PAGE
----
And when I get home, everything is just as I'd left it.  But as the adrenaline fades, so does the composure I had to maintain.  I break down.  Curling up in my bed, I cry.  It was the second day of my new job, a job that was supposed to be smooth.  And the student, he was just doing research, what I have been doing every day, what I will be doing everyday for the next year.  What would my year look like and what would my future career look like?

Morning arrived and it’s a day that involved everything that should have happened yesterday, calling roll, showing a video, reading safety procedures without incident.  As I begin to process what occurred yesterday, I realize I never questioned myself.  I never wondered are my peers taking me seriously, or if I was capable enough to respond to an explosion. 

Instead, I remembered all the times I've previously gotten pushed back, I remembered all the times that I faced obstacles, and will face obstacles as a woman of color in this field, that there are people who won’t advocate for me, they won’t help me succeed.  Instead, they question if I would make it.  They question my ambition because I won’t be more than a technician in the end, right? 

But let me spoil the ending for you.  My ambition led me to graduation and my confidence pushed me to accept challenges that other people wouldn’t.  My ambition brought me to a career that impacts patients every day.  I fucking made it.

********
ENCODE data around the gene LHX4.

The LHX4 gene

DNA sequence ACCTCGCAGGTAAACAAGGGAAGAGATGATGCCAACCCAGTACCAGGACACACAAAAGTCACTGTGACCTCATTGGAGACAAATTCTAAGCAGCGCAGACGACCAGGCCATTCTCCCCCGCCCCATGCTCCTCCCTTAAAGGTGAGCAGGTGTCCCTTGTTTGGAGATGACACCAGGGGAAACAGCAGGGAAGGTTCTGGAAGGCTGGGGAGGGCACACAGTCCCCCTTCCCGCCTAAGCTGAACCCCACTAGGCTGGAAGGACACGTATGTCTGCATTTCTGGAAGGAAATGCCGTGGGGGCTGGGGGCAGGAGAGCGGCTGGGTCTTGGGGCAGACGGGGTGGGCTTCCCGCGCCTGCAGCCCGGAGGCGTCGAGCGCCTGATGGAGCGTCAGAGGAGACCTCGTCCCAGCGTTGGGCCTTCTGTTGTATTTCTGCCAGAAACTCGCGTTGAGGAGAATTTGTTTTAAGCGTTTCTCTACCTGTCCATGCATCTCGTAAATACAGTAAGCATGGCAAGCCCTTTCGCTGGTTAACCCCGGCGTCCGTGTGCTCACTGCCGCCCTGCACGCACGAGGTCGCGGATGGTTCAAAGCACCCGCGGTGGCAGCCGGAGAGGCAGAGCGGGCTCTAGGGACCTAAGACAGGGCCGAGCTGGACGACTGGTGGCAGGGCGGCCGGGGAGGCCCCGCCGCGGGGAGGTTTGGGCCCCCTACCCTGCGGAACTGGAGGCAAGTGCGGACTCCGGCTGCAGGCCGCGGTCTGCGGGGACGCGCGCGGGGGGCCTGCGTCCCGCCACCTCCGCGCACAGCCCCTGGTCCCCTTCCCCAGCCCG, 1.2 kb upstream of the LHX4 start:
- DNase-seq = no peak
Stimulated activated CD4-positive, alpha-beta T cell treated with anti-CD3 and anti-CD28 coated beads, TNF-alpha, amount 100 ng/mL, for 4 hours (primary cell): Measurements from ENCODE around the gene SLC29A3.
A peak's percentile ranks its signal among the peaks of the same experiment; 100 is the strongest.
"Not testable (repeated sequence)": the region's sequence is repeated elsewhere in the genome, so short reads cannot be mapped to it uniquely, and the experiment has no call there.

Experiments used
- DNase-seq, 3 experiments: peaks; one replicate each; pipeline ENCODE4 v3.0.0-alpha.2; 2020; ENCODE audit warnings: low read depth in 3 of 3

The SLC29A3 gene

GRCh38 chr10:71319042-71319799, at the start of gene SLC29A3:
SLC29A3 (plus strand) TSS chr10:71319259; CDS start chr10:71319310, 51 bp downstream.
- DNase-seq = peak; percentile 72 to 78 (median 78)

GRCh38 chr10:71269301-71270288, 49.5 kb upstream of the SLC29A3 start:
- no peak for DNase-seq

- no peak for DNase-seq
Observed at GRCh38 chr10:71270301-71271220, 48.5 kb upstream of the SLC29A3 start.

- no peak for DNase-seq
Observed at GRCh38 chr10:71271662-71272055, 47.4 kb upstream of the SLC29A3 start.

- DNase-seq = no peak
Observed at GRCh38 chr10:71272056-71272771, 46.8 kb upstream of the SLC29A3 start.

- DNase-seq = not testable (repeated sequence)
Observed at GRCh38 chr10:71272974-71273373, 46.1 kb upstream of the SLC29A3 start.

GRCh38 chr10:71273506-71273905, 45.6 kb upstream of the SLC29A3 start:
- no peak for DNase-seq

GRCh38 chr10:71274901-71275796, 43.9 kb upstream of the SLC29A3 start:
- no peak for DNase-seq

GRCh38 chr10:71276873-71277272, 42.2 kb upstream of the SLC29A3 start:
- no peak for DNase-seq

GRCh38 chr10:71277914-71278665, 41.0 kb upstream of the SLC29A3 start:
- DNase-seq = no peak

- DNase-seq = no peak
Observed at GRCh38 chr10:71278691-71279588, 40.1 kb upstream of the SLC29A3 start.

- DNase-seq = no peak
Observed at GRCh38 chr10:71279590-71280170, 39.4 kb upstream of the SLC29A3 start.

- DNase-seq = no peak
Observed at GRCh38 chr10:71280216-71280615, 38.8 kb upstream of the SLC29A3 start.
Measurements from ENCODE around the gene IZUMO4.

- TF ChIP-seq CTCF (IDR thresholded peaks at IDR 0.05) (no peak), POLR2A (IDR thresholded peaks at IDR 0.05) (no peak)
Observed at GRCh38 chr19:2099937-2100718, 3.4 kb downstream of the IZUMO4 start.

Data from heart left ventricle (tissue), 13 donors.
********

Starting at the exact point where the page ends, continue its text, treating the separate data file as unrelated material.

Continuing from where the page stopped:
Part 2: Adriana Briscoe

I’m standing on a mountain, looking at a meadow of alpine tundra with a butterfly net in my hand.  I've stopped to look at the flowers at my feet and at the pine trees in the distance and I think, “I could spend the rest of my life catching butterflies.” 

Standing in that meadow, I’m so grateful for that moment because, less than a few weeks before, there seemed to be someone with power and a grudge who didn’t want me to be there. 

I was a junior in college.  I had just started working in a lab, learning new techniques so I could apply to graduate school.  But I was also taking too many courses, two in Biology, two in Philosophy, and one in Physics.  Why was I taking so many courses, I don't know.  I was young and foolish.  But I knew if I passed them at the end of the term, I'd have something amazing to look forward to.